If you need assistance understanding the rules for amending an operating agreement or drafting the amendment, you should consult an online service provider. Alternatively, you may want to work with a small business attorney to revise your operating agreement and ensure its validity.

This portion of the site is for informational purposes only. The content is not legal advice. The statements and opinions are the expression of author, not LegalZoom, and have not been evaluated by LegalZoom for accuracy, completeness, or changes in the law.

Watching your business grow and develop is very satisfying, but it may mean changes that affect its formal structure. If you have a limited liability company, you need to be aware of the common reasons to amend your LLC operating agreement. Get into the habit of reviewing your agreement after any significant company event. Once you have consent of all current members, you can amend it to reflect the changes.

We’ll take you through what you need to know about your LLC operating agreement and the reasons you may need to make changes to it.

What is an LLC Operating Agreement?

First thing’s first: An LLC operating agreement is a legal document that sets out the ownership and membership duties of a limited liability company (LLC). The agreement outlines the financial and working relations among business owners (referred to as “members”) and between members and managers. You are legally obliged to have an LLC operating agreement if your business is based in California, Delaware, Maine, Missouri, Nebraska, or New York.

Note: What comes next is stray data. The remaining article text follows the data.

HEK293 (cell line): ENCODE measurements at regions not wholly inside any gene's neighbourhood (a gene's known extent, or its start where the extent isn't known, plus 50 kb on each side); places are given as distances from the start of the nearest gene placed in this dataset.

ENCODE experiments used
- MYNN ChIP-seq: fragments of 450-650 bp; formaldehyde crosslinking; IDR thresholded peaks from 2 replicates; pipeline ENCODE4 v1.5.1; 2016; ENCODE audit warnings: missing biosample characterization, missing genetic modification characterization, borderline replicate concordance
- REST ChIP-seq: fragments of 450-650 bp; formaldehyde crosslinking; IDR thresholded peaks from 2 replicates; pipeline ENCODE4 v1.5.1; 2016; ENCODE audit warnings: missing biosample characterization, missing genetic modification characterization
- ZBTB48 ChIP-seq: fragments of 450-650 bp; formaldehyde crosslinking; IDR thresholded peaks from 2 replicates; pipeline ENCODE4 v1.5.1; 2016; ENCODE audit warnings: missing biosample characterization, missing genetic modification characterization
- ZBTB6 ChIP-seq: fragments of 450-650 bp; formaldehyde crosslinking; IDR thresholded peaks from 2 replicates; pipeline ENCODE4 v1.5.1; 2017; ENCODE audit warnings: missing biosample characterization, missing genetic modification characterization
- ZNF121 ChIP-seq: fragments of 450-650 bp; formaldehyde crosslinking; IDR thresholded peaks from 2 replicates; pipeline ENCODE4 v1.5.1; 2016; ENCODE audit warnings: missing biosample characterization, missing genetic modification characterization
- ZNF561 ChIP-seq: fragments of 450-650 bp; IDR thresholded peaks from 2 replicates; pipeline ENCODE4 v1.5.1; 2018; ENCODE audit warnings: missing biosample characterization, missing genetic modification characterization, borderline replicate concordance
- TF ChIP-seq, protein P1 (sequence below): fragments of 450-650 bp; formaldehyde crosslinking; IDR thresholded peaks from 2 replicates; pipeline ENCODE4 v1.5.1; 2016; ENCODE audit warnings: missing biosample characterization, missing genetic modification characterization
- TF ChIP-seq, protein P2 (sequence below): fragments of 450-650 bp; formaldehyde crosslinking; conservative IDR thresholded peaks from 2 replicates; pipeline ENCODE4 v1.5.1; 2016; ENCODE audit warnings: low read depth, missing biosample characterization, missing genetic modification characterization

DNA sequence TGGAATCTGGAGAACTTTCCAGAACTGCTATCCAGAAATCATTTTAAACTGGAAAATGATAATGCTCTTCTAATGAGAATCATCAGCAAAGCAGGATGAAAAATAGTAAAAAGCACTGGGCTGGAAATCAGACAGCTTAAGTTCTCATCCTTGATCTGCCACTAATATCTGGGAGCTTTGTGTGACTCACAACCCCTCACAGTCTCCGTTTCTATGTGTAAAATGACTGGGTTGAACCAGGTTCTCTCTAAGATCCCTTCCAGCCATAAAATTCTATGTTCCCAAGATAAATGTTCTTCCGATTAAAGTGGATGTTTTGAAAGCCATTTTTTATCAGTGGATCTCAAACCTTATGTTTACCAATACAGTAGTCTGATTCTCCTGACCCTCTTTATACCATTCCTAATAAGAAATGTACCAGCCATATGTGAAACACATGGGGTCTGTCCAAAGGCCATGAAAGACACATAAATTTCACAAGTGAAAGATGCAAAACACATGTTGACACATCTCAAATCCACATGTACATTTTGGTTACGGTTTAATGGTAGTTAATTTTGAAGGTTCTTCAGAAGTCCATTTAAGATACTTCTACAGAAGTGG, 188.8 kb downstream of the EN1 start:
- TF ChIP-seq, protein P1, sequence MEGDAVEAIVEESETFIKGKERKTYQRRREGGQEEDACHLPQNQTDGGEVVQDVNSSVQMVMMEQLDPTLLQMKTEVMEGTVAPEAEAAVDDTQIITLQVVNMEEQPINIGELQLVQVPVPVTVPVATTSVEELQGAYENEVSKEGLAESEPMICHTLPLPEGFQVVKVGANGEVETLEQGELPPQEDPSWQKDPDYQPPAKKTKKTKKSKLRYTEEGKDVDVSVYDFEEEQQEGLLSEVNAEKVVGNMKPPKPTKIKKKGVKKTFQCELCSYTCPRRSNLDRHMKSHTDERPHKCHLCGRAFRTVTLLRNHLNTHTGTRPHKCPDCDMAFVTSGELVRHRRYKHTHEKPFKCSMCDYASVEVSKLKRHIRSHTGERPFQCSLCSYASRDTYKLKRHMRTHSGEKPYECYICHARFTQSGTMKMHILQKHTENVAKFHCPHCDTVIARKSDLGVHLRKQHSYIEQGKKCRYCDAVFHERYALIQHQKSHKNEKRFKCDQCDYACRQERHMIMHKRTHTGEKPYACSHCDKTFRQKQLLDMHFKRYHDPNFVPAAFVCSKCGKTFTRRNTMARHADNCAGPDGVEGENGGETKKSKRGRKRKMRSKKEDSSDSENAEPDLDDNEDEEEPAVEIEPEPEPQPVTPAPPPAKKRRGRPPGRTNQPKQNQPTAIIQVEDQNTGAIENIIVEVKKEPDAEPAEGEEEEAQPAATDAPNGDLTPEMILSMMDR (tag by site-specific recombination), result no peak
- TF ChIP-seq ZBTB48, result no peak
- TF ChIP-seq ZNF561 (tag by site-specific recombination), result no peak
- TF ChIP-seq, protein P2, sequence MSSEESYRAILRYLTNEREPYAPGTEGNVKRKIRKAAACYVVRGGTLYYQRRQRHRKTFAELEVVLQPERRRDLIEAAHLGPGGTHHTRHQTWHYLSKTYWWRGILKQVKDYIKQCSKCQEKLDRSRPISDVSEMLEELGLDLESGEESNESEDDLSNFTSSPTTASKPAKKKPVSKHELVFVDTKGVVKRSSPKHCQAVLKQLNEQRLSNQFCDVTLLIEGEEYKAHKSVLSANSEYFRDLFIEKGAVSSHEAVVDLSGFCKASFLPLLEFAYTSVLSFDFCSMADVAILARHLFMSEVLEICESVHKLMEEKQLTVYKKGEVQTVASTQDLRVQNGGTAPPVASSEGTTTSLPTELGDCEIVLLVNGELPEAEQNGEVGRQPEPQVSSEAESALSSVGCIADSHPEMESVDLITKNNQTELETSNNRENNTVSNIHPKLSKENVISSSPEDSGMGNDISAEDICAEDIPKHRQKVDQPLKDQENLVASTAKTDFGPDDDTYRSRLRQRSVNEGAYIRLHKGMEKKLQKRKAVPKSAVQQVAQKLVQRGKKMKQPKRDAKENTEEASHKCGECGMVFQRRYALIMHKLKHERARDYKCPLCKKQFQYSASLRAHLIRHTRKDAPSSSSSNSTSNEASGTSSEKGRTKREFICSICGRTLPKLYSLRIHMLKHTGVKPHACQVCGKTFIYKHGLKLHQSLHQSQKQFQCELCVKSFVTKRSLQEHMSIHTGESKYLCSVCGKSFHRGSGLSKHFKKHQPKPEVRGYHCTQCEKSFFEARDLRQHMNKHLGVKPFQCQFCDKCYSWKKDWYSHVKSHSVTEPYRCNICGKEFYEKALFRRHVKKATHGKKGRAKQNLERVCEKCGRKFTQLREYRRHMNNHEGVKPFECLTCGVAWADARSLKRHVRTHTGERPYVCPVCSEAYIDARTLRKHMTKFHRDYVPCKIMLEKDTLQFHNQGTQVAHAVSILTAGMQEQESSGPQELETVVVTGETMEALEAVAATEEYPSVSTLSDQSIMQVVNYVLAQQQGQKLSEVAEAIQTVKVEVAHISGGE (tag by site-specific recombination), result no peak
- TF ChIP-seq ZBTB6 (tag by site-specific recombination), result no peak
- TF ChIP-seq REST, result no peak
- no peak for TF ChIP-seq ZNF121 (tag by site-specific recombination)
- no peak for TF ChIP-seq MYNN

Even if your business is not based in one of those states, however, you are strongly advised to have an LLC operating agreement for the following reasons:

  • If it’s a multi-member LLC (i.e., you have business partners), an operating agreement helps to avoid misunderstandings by clarifying partner roles and responsibilities.
  • If it’s a single-member LLC (i.e., you are the sole owner), an operating agreement gives your LLC credibility and helps to reinforce its limited liability status in the courts.

Why Might You Need to Amend Your Agreement?

The general rule of thumb is that if you change any information in your initial formation documents, you should file an amendment to those documents. Perhaps you want to pass your business on to your children, and you want to authorize and issue non-voting stock beforehand. Or maybe you want to change from a member-managed LLC to a manager-managed LLC. These are both reasons why you should file an amendment.

You likely won’t have to file amending documents with the state if you are simply altering provisions in the LLC’s operating agreement. If you ever choose to incorporate, however, you will need to meet higher compliancy standards as most states demand considerably more information in the articles of incorporation than they do in an LLC’s formation documents.

Manage/Change with E-Filing

Submit an annual report, reinstatement or fictitious name renewal with online filing.

Dissolve or Withdraw a Business

Dissolve or withdraw a profit or non-profit corporation, LLC or foreign entity.

Certification

E-File or authenticate a Certificate of Status online or request certification by mail.

Update Your Information

Submit changes to your email address, mailing address, FEIN or registered agent/registered office.

Reprint Check Voucher

Reprint the check voucher for your annual report, reinstatement, fictitious name registration or renewal.

Mind Your Sunbizness!

Manage/Change Existing Business

  • Manage/Change with E-Filing
  • Dissolve or Withdraw a Business
  • Certification
  • Update Your Information
  • Reprint Check Voucher
  • Mind Your Sunbizness!

How to amend an llc

Ron DeSantis, Governor
Laurel M. Lee, Secretary of State